"One of the most serious difficulties the American Joint Committee has had to encounter is the duplication of names caused by the re-use of established names for the new introductions, or, in some cases, the renaming of old varieties; in fact, these mischievous practices have caused a large part of the chaos in common names of plants which now exists in American horticulture. The duplications doubtless occur more as a result of ignorance than deliberate intent to deceive. The genus Iris is a conspicuous example of this bad practice." Statement of the American Joint Committee on Horticultural Nomenclature in Check List No. 8 of the American Iris Society, October 1923":[Ref 1]
My friends, oh my friends!!! The things I wrote and then deleted from this article! Words like, “Indignation”, “Deception,” and “Ignorance”! And then phrases like “I suppose an apology will be out of the question,” “smoke and mirrors,” “in denial of reality” and “yep we gotcha”!! Gone – all of them. It seems that even after waiting six years for a confirmed ID result that has exposed the iris ‘Braemar Station’ as just a impostor, a cultivar with lost labelling that was renamed, none of these reactions are appropriate for an Iris blogger.
I am sure the above photo will interest you. It shows a group shot of 'Gypsy Queen' and 'Braemar Station' growing together this growing season in the garden of an eminent American irisarian prominent in the Historic Iris world. Would you care to guess which flowers are which? It would be difficult not to reach the conclusion the two irises are the one and the same. [Ref 2] So let’s look at how a 2005 registered iris could possibly be the same as the Iris 'Gypsy Queen' which the 1929 Check List attributes the breeding of to 'Salter before 1859' (his catalogue listed it in 1848).
This is the registration from NZIS Checklist 2007:
BRAEMAR STATION Carol Mackenzie by Gwenda Harris, Reg., 2005. SPEC-X, 39″, (100cm), L. S. and style arms greyed yellow (RHC 62A); F. white tinged yellow at haft and edges, heavily striped deep red-purple (59A) deepening to almost solid black; beards white deepening to gold; sweet fragrance. I. variegata X unknown. Maritima 2005.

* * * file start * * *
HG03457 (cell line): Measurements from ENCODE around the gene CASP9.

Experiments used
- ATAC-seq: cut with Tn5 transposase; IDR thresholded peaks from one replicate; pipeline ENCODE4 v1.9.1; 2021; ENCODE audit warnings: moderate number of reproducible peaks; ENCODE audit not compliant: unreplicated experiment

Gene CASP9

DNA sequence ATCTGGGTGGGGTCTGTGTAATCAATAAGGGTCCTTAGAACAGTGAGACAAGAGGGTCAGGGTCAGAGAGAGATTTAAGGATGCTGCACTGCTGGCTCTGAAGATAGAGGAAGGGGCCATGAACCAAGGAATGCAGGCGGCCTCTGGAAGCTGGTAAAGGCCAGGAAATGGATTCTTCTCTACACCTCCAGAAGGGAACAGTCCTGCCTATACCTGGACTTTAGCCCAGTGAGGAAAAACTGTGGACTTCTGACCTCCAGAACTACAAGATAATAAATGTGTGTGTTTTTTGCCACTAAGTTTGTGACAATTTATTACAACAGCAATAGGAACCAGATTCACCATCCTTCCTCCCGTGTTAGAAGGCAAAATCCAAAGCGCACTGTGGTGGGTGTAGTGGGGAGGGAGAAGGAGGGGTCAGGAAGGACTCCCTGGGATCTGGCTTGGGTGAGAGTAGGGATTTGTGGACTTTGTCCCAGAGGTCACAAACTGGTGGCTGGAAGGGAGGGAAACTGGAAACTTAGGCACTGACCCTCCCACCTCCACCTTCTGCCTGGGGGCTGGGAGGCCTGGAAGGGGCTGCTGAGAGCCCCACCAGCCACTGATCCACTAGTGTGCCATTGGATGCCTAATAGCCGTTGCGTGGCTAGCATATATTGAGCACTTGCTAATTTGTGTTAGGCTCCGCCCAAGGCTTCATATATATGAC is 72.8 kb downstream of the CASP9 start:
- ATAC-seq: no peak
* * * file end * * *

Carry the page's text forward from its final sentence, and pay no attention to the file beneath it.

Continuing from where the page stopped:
It was apparently found in a horse paddock growing beneath a Lombardy poplar tree in the Mackenzie Country in New Zealand's South Island. It must be said that I do not have a problem with Carol Mackenzie finding an historic iris in a paddock and wanting to keep it – in fact she should be applauded for doing so – but the registration of this iris by Ms. Harris has always been of a concern.
First up there is a problem with its registered class. This description comes from AIS Judges’ Handbook: “ “CHAPTER 20; SPECIES IRISES
SPEC-X is the class for interspecies crosses. These hybrids have a mix of species traits creating a new plant. Any cross involving an iris species as one of the parents and another plant not of that species is a species cross. Also included in SPEC-X are further hybrids from interspecies crosses. All of the above crosses are included in the SPEC-X class. Even when a specific class exists for an interspecies cross, the hybridizer may elect to register his/her iris as SPEC-X if he/she feels it is more ''species-like'' and not representative of the definition of the specific class. The Randolph-Perry Medal is the highest award for irises in the SPEC-X class.”
In 2007 an eminent European Irisarian wrote to both myself and Ms. Harris stating: "I am afraid its registration could cause confusion without a notice that it is a cultivar with lost labelling. The picture speaks for a variegata parentage but it is decidedly NOT a species, dry tops of spathes, at least, speak clearly for a hybrid origin. No one wild variegata can have such spathes".
How is an Iris found in a paddock able to be registered with I. variegata as the pod parent?? What evidence was submitted at time of registration to justify this part of the pedigree????